n South African Journal of Higher Education - Pre-service teachers' understanding of continuity of functions in the context of assessment items
|Article Title||Pre-service teachers' understanding of continuity of functions in the context of assessment items|
|© Publisher:||Higher Education South Africa (HESA)|
|Journal||South African Journal of Higher Education|
|Affiliations||1 Durban University of Technology and 2 University of KwaZulu-Natal|
|Publication Date||Jan 2013|
|Pages||797 - 814|
|Keyword(s)||Continuity, Genetic decomposition, Mental constructions, Reflective abstraction and Single-valued function|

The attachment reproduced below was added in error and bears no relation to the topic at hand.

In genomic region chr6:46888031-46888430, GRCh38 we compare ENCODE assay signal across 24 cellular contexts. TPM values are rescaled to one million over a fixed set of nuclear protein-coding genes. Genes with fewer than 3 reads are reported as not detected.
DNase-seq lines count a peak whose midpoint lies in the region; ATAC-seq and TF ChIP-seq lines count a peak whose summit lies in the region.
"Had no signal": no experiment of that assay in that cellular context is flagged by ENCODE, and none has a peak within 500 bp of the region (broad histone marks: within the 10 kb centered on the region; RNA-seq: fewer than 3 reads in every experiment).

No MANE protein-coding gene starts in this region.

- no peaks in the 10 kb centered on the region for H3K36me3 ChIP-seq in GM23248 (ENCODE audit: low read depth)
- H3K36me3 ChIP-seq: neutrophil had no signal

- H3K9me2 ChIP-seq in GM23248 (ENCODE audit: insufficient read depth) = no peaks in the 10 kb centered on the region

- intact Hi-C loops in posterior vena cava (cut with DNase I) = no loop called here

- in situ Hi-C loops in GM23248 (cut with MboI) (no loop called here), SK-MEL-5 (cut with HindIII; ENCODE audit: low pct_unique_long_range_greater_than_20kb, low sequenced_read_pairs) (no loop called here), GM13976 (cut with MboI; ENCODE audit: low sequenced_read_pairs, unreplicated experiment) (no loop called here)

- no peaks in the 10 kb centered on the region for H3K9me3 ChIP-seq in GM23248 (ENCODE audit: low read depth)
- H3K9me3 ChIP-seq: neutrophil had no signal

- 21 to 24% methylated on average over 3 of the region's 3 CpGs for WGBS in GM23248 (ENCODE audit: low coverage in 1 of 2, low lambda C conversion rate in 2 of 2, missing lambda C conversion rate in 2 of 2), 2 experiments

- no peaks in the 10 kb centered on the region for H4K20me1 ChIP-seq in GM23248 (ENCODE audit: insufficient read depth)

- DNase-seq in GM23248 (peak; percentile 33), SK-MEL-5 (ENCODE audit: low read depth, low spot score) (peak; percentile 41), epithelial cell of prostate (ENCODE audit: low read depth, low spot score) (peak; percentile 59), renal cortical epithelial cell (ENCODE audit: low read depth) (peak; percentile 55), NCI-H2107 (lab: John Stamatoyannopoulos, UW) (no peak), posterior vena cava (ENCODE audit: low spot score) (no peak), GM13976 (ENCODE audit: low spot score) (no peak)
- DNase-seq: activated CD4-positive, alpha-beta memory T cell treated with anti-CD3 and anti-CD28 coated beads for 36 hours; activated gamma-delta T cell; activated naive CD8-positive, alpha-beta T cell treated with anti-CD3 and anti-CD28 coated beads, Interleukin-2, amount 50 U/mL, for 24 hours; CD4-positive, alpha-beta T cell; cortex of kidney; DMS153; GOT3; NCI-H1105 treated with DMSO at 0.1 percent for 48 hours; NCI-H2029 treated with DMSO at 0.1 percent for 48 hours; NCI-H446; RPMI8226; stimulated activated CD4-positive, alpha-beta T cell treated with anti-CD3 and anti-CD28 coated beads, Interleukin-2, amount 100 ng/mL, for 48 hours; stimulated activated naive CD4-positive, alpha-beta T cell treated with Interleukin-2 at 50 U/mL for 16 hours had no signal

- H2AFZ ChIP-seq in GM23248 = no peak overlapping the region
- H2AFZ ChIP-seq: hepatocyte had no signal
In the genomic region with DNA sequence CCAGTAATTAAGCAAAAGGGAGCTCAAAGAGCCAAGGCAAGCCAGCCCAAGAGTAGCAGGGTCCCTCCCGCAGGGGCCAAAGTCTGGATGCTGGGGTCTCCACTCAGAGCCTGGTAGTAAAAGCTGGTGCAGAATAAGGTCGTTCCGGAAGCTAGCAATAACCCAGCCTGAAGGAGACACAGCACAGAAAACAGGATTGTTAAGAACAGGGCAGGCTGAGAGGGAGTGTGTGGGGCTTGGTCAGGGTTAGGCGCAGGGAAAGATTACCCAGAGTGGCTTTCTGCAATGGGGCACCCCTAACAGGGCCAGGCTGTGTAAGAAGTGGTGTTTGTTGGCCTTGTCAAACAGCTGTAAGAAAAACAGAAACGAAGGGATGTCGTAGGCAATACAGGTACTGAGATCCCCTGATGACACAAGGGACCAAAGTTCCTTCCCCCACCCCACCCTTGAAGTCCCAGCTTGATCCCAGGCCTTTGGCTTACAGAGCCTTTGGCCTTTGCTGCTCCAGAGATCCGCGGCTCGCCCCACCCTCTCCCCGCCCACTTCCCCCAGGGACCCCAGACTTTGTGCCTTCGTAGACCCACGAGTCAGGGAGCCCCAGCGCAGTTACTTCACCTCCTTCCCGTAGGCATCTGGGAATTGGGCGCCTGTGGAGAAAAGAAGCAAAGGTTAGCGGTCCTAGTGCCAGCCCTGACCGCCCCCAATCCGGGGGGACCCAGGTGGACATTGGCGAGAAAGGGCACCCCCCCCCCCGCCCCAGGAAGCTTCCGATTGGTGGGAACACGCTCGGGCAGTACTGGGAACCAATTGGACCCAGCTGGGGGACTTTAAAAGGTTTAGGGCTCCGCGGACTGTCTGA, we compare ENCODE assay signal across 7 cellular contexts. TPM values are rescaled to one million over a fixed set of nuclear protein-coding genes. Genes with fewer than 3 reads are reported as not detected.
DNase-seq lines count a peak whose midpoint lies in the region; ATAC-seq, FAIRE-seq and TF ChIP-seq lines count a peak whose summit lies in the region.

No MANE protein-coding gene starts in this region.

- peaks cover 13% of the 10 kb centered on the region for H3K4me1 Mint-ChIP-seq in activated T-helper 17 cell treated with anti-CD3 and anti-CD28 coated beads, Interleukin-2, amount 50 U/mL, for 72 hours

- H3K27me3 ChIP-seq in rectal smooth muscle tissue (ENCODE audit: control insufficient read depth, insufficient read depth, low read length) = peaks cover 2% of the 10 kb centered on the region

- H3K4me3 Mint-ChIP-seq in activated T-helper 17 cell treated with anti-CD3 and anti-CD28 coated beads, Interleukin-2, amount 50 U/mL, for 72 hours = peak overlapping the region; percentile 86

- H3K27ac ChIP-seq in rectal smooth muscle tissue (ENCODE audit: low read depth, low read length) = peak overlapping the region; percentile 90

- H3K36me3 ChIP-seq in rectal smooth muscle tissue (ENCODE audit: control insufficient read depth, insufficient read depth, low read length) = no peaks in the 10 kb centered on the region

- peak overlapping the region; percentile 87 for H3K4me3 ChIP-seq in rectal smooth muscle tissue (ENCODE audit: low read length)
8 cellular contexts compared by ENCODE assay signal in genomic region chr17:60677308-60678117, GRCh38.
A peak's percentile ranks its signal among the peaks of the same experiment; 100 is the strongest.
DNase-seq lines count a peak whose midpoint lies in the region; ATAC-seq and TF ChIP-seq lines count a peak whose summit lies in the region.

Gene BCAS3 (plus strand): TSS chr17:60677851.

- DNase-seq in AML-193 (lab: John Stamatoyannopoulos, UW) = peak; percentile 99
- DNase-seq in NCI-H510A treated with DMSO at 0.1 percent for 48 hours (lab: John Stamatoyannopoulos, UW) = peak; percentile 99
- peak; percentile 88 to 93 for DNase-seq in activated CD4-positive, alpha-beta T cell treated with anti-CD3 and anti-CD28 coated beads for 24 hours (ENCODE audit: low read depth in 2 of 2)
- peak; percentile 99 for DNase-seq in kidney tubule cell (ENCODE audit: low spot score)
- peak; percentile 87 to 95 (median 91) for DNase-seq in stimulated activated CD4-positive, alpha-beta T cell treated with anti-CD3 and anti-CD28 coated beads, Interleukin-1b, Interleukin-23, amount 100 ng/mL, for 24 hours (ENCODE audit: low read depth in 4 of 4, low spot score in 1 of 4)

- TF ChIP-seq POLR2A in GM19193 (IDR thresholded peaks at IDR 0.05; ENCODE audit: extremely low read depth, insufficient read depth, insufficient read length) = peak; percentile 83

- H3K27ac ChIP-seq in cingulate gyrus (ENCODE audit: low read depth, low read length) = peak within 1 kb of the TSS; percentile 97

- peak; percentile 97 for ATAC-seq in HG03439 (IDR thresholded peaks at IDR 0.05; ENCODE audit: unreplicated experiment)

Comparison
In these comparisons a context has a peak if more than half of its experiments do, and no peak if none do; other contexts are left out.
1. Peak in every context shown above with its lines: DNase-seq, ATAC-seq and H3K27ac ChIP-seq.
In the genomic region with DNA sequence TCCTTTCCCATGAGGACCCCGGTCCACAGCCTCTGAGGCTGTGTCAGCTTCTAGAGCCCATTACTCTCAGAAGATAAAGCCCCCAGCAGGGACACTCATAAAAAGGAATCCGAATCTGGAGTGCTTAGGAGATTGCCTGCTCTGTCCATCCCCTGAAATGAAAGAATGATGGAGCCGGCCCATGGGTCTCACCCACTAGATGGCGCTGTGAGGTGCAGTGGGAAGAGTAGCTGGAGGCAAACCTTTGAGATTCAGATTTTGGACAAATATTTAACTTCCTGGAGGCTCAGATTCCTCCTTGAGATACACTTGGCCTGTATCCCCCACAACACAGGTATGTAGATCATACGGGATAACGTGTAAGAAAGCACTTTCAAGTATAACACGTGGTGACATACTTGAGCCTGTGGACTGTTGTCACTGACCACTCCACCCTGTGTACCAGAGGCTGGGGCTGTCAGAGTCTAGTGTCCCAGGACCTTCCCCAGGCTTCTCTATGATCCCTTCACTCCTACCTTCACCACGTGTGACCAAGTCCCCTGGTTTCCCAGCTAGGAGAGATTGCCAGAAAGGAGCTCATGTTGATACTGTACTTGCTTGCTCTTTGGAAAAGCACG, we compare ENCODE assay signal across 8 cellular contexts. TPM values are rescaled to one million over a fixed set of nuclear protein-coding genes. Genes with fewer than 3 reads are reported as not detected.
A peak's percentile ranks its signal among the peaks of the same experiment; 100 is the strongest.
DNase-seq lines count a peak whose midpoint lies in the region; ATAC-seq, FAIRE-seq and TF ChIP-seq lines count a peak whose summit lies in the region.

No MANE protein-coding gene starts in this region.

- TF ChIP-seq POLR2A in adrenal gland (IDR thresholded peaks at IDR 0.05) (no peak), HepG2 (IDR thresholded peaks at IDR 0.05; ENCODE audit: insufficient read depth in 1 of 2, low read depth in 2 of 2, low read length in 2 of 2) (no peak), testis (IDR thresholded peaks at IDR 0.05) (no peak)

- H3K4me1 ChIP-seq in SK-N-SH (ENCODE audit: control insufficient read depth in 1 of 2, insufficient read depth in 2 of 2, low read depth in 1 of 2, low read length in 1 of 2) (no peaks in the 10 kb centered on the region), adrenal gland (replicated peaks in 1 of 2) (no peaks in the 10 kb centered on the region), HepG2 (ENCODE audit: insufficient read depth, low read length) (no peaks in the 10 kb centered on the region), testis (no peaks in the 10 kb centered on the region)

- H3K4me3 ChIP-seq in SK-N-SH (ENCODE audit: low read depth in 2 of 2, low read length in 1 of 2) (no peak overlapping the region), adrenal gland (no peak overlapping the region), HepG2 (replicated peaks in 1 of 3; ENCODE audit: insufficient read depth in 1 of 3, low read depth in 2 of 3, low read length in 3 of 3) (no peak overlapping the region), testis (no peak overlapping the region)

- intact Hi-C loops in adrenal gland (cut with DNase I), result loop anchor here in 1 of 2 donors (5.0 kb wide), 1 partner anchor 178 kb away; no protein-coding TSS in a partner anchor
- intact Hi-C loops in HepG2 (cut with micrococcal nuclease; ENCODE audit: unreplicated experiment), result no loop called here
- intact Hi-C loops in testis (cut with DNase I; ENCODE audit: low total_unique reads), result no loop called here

Continuous and non-continuous functions as school topics are dealt with in grades 10 to 12 at South African high schools as prescribed by the Curriculum and Assessment Policy Statement. This article reports on the use of a combined framework for mathematical thinking that incorporated the ideas of the Action-Process-Object-Schema (APOS) and Three Worlds of Mathematics (TWM) theories developed in a previous article (Brijlall and Maharaj 2011). The present study is qualitative in that it reports on those pre-service teachers' mental constructions of the concept of continuity of single-valued functions, obtained from an analysis of their responses to examination questions. The four pre-service teachers in the study specialised in the teaching of mathematics for the Further Education and Training (FET) high school curriculum at an education faculty in a South African university. One of the rationales for assessment was to obtain informed feedback on the effect of instructional treatments. The pre-service teachers' responses in their final examination were analysed using a modified framework for reflective abstraction (MFRA). The current article is follow-up to a two-tiered concurrent approach which engaged pre-service teacher with an instructional design worksheet and collaborations in order to develop mathematical understandings of the concept of continuity. In the study it was found that the mathematics pre-service teachers worked in a symbolic world of the MFRA. There was no clear demarcation between the embodied and symbolic worlds of the MFRA. The pre-service teachers either used either one or the other, or moved flexibly between them when offering their explanations.
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